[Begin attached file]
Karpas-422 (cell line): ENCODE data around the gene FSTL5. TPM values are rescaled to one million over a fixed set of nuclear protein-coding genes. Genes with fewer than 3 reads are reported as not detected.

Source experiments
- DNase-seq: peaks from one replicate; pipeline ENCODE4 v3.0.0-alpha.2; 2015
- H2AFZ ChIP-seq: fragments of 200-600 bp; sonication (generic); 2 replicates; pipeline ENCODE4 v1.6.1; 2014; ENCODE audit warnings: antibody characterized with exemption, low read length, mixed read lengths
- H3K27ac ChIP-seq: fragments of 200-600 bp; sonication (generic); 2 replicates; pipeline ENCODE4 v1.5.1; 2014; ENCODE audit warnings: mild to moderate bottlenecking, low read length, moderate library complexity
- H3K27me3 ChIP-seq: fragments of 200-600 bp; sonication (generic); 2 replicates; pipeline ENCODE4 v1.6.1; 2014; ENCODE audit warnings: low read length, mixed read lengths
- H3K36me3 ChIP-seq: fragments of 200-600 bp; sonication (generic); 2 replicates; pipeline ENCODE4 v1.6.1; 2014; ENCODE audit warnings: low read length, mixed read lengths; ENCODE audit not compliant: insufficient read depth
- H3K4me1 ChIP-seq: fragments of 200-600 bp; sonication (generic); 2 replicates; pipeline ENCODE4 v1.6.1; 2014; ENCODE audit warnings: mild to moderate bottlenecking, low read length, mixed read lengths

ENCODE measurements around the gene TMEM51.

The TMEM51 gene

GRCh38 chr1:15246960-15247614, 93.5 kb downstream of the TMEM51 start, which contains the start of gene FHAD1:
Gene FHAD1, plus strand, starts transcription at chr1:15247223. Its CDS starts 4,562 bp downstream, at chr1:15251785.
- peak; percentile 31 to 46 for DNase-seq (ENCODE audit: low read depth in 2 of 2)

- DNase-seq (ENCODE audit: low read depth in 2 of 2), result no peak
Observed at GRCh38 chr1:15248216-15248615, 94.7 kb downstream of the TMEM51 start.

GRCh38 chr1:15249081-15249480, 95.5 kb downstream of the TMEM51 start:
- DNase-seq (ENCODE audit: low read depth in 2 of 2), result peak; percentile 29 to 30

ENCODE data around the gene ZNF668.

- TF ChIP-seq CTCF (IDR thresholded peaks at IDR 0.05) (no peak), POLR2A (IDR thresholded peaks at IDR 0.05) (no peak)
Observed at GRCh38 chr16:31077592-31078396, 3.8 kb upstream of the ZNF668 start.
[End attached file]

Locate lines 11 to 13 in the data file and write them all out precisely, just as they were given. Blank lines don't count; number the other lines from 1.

GRCh38 chr1:15246960-15247614, 93.5 kb downstream of the TMEM51 start, which contains the start of gene FHAD1:
Gene FHAD1, plus strand, starts transcription at chr1:15247223. Its CDS starts 4,562 bp downstream, at chr1:15251785.
- peak; percentile 31 to 46 for DNase-seq (ENCODE audit: low read depth in 2 of 2)